Wow, I haven't posted anything since November. December is always a crazy busy month, but this year I seemed to be in the mode of just getting through each day. I hate feeling like that, but the last few months of 2012 weren't exactly joyful. The end of October and beginning of November were filled with worry for our families in New York as Hurricane Sandy hit them hard. It took two weeks for most of them to have power restored, but during that time there were four hour gas lines, many businesses were on a cash only system, and even though all of their homes were safe, they all have their stories of friends and neighbors that lost so much. 

Then November brought the sad news on Thanksgiving night that our dear principal, Mrs. Hwang, was hit by a car and was killed. I wept for her loss, for the principal who always had time to listen to any concerns or ideas that I had to share, for the children of Sanders Corner who would not see her standing in her usual spot to greet them each morning, and for the family that she loved so very much.

And then December brought the unimaginable horror of Sandy Hook. I sobbed as I heard each of their stories, I sobbed for the children lost, the parents that now have to go on without their children, the teachers and staff that were heroes that day who lost their lives, and I will be praying for the staff of Sandy Hook to help them get through those first few days and weeks when they return back to school.

So good-bye 2012. Even though the Nealons had some great moments and new adventures, I am not sad to see you go.

Robert Frost once said, "In three words I can sum up all I know about life. It goes on."

So now after reflecting on 2012, I am ready to move forward. I have tried to make New Year's resolutions in the past. I have read Gretchen Rubin's Happiness Project and Happier at Home. She talks about resolutions and how they need to be measured. You can't say "I'm going to get more sleep," but you can say, "I will go to bed at 10:30." You can't say, "I will exercise more," but you can say, "I will go for a walk at least four times a week."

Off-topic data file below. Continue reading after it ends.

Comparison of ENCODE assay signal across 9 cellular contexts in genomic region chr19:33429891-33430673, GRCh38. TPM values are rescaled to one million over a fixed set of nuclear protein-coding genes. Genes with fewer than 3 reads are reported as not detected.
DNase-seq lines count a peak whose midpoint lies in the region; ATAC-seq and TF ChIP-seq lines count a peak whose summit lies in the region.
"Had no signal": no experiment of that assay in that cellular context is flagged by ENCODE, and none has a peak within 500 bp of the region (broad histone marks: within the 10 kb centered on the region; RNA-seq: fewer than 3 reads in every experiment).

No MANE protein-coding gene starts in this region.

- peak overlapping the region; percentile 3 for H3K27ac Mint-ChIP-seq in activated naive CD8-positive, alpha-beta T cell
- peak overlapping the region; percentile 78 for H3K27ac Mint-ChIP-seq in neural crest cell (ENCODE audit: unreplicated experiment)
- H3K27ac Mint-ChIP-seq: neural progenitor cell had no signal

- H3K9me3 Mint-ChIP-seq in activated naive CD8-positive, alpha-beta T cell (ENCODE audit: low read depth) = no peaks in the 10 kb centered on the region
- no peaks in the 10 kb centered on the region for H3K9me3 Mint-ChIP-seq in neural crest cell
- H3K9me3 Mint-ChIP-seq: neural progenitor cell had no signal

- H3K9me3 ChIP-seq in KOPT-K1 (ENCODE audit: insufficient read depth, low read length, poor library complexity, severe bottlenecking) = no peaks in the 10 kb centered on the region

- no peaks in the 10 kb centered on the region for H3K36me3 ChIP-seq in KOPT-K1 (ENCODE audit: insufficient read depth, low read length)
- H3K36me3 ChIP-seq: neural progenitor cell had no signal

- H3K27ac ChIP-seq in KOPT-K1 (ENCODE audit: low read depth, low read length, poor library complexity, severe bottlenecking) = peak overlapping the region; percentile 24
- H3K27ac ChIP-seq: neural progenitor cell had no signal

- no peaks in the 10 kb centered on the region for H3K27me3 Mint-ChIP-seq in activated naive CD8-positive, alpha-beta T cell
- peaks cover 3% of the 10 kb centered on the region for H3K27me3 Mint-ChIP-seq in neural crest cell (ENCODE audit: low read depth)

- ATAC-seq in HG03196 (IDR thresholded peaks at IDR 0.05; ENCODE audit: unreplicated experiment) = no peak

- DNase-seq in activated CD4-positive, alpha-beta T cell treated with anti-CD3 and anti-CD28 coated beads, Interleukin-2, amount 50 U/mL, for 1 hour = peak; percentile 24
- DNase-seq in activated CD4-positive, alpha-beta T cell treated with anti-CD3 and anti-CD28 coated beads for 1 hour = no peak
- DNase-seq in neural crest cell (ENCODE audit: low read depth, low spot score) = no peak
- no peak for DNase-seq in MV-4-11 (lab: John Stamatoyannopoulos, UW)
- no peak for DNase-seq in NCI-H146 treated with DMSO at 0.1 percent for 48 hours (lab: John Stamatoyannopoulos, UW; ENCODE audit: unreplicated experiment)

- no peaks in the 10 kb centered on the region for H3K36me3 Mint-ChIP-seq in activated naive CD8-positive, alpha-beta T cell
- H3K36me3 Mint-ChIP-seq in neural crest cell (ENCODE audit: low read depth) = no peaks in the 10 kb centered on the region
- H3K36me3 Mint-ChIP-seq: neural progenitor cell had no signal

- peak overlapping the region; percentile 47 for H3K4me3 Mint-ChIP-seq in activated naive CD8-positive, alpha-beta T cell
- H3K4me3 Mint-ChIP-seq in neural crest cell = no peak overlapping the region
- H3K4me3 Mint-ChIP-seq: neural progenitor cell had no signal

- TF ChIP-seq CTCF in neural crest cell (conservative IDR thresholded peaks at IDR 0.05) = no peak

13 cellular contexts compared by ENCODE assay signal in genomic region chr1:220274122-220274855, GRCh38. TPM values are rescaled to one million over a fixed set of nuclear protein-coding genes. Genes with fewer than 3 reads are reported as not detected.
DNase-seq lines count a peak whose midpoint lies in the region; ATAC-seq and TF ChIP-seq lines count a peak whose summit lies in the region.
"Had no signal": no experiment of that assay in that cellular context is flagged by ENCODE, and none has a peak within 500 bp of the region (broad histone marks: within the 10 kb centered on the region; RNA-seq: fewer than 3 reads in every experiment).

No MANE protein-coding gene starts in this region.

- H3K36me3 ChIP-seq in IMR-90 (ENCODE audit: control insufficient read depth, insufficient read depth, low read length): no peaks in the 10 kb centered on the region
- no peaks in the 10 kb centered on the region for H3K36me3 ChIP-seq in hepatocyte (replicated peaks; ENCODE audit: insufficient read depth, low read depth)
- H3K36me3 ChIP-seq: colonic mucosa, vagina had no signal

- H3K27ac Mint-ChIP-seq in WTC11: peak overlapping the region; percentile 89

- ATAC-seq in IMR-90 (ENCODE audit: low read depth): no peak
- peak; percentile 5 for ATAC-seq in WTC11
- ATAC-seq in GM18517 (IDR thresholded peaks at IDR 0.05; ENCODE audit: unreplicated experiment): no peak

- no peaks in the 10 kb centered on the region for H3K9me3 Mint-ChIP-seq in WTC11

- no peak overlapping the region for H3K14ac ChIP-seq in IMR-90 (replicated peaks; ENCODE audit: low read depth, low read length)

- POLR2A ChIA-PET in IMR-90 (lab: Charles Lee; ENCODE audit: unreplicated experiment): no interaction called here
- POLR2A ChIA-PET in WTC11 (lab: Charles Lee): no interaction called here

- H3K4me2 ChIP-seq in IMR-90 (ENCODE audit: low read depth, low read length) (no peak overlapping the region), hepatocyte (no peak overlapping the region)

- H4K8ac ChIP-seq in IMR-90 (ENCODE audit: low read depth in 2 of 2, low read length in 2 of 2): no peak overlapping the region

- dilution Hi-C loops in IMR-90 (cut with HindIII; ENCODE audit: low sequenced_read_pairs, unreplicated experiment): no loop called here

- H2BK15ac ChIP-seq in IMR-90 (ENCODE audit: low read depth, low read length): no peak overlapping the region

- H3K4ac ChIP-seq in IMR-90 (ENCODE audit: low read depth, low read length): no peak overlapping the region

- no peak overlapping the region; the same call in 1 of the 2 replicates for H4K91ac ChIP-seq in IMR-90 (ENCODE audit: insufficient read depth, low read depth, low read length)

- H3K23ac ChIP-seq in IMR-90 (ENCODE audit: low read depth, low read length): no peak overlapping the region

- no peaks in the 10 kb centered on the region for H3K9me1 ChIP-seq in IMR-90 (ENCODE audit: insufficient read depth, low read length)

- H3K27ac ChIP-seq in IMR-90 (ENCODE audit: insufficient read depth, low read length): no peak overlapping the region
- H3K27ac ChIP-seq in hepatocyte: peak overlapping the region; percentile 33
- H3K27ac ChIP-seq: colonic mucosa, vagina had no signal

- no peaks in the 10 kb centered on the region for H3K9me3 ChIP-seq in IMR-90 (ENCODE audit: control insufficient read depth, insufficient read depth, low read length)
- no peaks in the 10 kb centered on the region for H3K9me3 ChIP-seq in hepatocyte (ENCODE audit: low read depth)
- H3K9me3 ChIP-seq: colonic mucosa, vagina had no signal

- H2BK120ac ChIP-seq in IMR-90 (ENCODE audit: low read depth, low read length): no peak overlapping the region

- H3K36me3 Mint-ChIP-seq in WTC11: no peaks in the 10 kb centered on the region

But another way to embrace the new year is to pick a word. A word that reminds you of what is important in life, a word that reminds you of what you want, a word that reminds you of those resolutions and goals. Last year, I picked the word enhance. This year my word is embrace.


The first definition is to clasp or hold to one with the arms, usually with a display of affection. 2. To encircle or surround.

Right now I just want to hold on tight to my kids and never let go. I wish I could surround them with bubble wrap, keep them safe and protect them from any harm. But since I can't do that, I will embrace them each and everyday. I'll help guide them to help them make good choices and surround them with love, so that they know what it feels like to be accepted, so that they can do that for others.

Another definition is to take up willingly or eagerly, eager acceptance.

I need to be more willing and eager to take on new adventures, try new things, take more risks, and embrace the changes in our lives. Life is not perfect and I don't know what  lies ahead for us this year, but whatever it is, I will embrace each moment, I will embrace each new thing, I will embrace each adventure. Because when it comes right down to it, I have everything I need...what I need comes home from school and then from work each day, we will sit at the dinner table and share our days, they will climb into their beds and I will kiss them goodnight, and that is all that I need. 

Today, I will embrace 2013 with the celebration of Ryan's birthday. He is my snuggler, my hugger, and I just love his embraces.

"When they had eventually calmed down a bit, and had gotten home, Mr. Duncan put the magic pebble in an iron safe. Some day they might want to use it, but really, for now, what more could they wish for? They had all that they wanted."

~William Steig, Sylvester and the Magic Pebble